From Victims to Contributors: A Human Rights Approach to Climate Change for the Indigenous Peoples of the Arctic

In: The Yearbook of Polar Law Online
Author: Yuko Osakada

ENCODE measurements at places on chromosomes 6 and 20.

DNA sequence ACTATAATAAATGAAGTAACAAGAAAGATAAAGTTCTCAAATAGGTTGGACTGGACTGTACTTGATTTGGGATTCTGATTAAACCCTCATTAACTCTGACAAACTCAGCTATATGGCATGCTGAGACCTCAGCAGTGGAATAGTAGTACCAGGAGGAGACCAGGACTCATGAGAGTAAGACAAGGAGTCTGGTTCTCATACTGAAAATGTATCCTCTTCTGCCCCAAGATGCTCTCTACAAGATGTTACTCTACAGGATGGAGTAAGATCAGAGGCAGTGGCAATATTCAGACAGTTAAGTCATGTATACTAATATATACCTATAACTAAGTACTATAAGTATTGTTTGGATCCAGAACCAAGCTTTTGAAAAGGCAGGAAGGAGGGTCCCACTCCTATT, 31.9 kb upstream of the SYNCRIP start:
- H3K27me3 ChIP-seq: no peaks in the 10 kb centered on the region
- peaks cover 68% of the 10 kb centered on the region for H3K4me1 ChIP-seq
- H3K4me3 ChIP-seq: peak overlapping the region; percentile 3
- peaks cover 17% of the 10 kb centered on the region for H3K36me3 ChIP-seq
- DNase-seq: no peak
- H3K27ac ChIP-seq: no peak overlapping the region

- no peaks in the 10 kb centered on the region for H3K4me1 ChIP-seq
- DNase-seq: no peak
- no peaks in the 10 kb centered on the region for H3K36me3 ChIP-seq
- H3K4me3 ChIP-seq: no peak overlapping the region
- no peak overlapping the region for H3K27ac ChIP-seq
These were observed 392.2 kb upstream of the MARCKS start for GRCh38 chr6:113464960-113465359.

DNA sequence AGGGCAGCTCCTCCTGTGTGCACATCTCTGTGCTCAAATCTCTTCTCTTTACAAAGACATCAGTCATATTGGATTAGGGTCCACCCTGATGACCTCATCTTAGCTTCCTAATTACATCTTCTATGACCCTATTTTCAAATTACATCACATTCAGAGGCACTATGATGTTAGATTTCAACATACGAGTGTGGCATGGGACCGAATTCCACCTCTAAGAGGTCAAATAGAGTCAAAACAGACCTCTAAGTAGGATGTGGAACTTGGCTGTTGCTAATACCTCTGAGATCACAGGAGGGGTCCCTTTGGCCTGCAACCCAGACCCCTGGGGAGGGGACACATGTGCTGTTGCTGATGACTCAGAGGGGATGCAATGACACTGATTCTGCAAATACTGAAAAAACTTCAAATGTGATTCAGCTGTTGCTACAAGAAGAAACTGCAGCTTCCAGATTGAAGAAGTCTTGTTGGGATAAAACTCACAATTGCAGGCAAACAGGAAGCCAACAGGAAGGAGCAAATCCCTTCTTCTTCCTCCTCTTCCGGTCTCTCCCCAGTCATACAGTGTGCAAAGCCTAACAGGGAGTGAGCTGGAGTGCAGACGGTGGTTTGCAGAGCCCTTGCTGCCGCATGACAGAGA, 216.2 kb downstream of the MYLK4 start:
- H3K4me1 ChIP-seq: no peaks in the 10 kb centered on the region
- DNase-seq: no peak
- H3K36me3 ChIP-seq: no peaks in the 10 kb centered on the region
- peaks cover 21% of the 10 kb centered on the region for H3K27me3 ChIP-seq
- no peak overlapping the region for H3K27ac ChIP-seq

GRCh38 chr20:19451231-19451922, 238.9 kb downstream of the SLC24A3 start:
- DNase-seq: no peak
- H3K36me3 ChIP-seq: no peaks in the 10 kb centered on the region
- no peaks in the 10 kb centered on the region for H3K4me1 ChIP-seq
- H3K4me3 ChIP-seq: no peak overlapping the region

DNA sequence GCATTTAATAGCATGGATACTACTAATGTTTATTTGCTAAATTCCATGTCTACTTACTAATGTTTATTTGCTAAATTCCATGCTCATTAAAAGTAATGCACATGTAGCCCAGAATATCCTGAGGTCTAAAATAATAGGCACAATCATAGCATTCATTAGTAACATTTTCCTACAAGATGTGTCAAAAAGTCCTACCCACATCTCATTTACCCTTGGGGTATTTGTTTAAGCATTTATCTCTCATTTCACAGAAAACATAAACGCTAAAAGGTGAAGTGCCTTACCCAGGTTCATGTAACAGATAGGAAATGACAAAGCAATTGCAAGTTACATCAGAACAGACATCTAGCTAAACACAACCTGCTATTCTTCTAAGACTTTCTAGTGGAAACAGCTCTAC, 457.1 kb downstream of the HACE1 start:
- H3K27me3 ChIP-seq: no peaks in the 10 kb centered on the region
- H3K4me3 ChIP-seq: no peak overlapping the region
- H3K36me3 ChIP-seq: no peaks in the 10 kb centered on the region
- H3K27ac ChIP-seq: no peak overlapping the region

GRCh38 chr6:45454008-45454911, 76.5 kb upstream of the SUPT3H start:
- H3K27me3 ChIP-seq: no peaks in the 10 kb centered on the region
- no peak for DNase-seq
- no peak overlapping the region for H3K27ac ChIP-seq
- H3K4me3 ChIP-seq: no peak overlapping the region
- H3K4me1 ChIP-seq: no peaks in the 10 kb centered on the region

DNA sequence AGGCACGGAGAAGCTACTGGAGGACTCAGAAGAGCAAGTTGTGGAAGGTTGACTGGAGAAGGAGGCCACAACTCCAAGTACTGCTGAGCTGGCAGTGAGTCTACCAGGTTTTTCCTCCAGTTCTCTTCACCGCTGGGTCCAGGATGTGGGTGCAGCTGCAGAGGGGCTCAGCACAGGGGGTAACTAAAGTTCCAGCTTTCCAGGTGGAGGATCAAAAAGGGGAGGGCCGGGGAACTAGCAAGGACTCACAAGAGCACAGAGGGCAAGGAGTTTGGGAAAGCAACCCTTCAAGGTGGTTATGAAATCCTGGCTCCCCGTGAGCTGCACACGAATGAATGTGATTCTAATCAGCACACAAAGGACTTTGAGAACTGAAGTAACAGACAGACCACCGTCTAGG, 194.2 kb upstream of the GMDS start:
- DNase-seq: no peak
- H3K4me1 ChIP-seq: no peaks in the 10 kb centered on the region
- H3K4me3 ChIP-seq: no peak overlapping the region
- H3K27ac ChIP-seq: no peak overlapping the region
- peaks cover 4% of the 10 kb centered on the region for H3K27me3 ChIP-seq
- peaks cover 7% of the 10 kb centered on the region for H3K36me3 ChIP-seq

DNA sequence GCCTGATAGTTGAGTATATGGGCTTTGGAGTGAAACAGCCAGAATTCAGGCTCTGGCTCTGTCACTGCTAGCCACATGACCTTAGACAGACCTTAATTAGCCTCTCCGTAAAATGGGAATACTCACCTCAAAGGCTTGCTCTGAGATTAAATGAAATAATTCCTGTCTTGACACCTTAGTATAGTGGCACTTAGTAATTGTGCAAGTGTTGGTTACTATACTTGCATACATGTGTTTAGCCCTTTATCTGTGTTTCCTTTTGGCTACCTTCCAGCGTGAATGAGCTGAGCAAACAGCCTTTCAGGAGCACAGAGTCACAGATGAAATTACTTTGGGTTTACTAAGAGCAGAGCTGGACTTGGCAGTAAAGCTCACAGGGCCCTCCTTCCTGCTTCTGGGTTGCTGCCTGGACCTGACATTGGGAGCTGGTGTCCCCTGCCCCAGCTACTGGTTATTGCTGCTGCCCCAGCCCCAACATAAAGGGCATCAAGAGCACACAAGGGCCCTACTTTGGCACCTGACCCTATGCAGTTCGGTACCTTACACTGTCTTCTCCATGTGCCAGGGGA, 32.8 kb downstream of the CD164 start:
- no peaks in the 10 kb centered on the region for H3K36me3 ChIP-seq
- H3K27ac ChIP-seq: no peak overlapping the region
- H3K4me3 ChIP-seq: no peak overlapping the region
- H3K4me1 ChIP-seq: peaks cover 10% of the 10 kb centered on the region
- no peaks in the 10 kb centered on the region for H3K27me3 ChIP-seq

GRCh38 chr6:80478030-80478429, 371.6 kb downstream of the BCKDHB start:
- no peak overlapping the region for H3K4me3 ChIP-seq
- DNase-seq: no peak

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A human rights approach to climate change, which has been claimed by the Indigenous peoples, consisted of procedural and substantive demands. Their procedural demands have mostly been realized in establishing the Local Communities and Indigenous Peoples Platform and the LCIP Platform Facilitative Working Group (FWG), where they can participate on equal footing with state parties. It could be argued that the LCIP Platform and the FWG have empowered Indigenous peoples who have hitherto been perceived as mere victims of climate change by making them contributors who provide their traditional knowledge related to addressing and responding to climate change. By contrast, their substantive demands have been imperfectly accepted. This might be improved in the Platform’s future activities. In doing so, the Inuit leader has pointed out that it is important to distinguish between local communities and Indigenous peoples in the UN Framework Convention on Climate Change (UNFCCC) processes. This article will argue its feasibility depends on Indigenous peoples’ further efforts to convince state parties to accept such distinctions based on the applicability of the UN Declaration on the Rights of Indigenous Peoples.

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